Wednesday, April 29, 2015

Whose Woods These Are I Think I Know - Weston, MA

If I were inclined to frighten the parents of school-age kids in my small town of 11,XXX people, here is how I would do it. I would hire a deaf man around sixty years old, and ask him to walk in the woods—specifically on trails near an elementary school. Then I would alert the school superintendent. Who would then send out a note that looks like this:

“Yesterday an employee working near the Town pool noticed an individual on one of the wooded trails. He called out to him, but the person believed to be in his sixties casually left the area. Out of an abundance of caution, the Weston Police were notified. People being in that area walking dogs is a usual occurrence [sic]. However, the police searched the area, but were unable to locate the person. They have stepped up patrols of the area.

Our ongoing safety and security protocols of locked doorways, camera usage and adult supervision of children will continue. In addition all faculty and staff have been informed and will be carefully monitoring school grounds. Both the Weston Public Schools and the Weston Police ask the public to notify us of any suspicious activity around our schools or in the Town.”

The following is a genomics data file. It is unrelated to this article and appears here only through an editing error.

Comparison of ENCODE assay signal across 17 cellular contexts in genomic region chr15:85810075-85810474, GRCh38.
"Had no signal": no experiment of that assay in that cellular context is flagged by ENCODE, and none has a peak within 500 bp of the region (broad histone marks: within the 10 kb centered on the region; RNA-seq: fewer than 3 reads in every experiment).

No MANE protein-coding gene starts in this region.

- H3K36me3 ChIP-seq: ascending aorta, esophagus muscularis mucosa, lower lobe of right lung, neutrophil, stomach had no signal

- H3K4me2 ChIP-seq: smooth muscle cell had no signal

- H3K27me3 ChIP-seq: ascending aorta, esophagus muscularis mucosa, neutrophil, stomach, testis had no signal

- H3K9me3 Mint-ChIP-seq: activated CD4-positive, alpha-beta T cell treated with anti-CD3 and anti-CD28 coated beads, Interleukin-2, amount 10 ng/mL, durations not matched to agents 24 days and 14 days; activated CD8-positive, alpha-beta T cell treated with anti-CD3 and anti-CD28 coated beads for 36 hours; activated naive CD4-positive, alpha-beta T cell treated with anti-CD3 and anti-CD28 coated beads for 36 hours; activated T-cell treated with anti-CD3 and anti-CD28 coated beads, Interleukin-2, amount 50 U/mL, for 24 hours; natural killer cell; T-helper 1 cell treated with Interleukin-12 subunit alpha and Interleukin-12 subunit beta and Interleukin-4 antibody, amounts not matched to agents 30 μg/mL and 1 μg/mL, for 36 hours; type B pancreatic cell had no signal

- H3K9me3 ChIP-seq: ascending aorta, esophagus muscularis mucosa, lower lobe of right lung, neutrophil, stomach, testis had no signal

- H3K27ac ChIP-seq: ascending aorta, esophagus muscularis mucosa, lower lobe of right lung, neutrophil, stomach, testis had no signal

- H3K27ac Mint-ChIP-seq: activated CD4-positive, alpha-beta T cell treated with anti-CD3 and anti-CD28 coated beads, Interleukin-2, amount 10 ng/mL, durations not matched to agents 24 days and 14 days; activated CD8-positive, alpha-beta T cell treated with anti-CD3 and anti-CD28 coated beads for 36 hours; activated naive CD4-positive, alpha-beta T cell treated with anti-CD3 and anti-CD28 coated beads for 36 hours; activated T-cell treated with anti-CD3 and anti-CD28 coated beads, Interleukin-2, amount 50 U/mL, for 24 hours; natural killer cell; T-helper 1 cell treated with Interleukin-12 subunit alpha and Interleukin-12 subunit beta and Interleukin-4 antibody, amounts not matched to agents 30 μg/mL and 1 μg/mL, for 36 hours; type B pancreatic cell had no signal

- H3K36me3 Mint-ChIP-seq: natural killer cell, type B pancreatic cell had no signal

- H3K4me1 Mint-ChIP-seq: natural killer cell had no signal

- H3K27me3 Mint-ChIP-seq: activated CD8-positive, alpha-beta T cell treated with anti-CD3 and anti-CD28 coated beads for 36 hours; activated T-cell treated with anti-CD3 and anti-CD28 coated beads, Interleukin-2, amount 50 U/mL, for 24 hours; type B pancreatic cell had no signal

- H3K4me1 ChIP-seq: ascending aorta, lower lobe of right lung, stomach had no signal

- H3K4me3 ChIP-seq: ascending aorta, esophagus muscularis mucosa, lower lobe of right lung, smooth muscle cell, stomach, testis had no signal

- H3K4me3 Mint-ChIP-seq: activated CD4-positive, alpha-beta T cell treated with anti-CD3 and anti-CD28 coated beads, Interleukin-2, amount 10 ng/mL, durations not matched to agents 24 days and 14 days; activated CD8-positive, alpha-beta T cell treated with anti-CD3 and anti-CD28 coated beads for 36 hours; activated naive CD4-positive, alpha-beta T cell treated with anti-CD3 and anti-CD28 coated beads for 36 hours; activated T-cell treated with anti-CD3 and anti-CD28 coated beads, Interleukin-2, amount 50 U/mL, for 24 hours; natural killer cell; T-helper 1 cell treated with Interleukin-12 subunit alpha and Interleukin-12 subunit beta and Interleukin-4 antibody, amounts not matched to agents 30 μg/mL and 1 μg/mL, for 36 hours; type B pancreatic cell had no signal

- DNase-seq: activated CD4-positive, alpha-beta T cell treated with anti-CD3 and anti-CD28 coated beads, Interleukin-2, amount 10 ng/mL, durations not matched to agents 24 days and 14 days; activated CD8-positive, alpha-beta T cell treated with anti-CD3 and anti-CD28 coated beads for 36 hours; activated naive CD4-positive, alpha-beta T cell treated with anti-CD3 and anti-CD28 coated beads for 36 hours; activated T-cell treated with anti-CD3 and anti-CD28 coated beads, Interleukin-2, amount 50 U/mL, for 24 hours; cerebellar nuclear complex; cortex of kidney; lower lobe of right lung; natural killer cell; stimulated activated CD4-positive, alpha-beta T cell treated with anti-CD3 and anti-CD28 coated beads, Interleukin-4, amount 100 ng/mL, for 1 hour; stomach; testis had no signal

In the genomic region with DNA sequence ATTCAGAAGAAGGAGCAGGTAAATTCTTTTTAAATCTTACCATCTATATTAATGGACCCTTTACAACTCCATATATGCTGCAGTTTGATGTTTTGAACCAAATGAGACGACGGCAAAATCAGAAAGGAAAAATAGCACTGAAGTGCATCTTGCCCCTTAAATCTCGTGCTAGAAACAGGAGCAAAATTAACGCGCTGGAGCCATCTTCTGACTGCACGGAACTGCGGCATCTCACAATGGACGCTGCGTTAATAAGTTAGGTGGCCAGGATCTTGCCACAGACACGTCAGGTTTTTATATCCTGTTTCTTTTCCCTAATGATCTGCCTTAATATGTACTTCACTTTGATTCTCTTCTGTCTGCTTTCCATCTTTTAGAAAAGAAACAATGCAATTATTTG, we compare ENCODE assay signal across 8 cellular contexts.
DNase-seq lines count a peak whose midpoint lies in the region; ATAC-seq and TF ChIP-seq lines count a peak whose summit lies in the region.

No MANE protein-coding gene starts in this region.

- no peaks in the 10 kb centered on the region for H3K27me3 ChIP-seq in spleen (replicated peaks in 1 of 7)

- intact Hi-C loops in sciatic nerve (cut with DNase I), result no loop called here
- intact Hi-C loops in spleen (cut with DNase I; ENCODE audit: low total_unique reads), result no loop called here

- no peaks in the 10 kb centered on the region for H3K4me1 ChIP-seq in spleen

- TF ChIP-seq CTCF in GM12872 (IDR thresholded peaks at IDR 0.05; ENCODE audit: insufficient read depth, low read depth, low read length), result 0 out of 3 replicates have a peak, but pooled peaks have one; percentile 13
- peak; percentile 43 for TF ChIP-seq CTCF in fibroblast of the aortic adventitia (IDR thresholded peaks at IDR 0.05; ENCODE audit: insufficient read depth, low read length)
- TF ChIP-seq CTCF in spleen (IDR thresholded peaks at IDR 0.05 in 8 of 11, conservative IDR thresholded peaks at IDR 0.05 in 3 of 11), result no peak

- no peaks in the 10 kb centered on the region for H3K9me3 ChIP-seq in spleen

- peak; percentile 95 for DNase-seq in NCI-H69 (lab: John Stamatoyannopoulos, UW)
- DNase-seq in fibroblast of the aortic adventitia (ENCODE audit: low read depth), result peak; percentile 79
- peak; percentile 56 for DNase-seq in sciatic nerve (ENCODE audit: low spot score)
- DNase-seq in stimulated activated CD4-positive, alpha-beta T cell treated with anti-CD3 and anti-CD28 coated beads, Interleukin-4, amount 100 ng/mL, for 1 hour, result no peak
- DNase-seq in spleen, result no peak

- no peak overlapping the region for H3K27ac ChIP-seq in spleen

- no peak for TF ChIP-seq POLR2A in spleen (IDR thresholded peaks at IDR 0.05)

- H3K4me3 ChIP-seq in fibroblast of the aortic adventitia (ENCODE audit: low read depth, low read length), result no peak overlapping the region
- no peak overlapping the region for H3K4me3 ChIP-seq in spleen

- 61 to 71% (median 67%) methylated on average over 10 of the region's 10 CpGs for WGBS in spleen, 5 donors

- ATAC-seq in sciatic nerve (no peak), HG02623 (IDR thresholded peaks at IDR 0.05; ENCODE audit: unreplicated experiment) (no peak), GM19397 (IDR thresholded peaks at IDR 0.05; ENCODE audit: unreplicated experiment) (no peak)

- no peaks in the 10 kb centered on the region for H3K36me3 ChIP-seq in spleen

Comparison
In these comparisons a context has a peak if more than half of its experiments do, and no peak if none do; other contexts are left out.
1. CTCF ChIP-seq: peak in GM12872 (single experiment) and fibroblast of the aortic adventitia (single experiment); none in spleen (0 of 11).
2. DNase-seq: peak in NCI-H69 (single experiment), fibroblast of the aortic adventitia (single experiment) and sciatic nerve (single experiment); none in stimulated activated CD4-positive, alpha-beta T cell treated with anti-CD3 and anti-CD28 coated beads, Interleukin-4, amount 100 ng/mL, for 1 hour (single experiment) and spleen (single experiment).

This is, in fact, the email I got from the schools superintendent at 11:15 am yesterday morning. I admit that I was not too worried about it. I didn’t think that it met the qualifications for me to panic and head down to school to search for people in the woods. Heck, I walk in the woods every single day—given my woods are in Lincoln and not near a school; I simply didn’t worry. I forwarded the note to BH and we laughed about it a bit. 

Before you get on me about all the school shootings in the US and why we need to be vigilant, I know. If you are a personal friend, you know the number of times I post stories from Moms for Gun Sense in America about the ridiculous gun laws in this country. If you know me from São Paulo, you know that I have blogged about security and how to be vigilant in every day life in a city of 11 million people with crime rate statistics “rather” larger than ours in metrowest Boston. So I don’t take threats lightly. I just didn’t think this was a threat. I did however enjoy the term “out of an abundance of caution.” Indeed.

But my nonchalance fled with the next email.  At 12:05 pm, I received an updated email from the superintendent with the following message:

"This is an update on a message I sent earlier today. Using footage from our security cameras, the Weston Police have identified the individual observed yesterday behind the town pool. He is a deaf resident of the [Deleted for Privacy], who routinely takes walks throughout the town. He will be advised to refrain from walking on or near playgrounds during the school year. I want to thank the Weston Police Department for their prompt response and cooperation. We are very pleased that this concern was resolved so quickly."

So, we sent our police force after an older deaf man who likes to walk in the woods near his apartment, minding his own business, because he was near the playground of a school.  And told him not to walk in those particular woods, even though he has been identified as being “harmless”.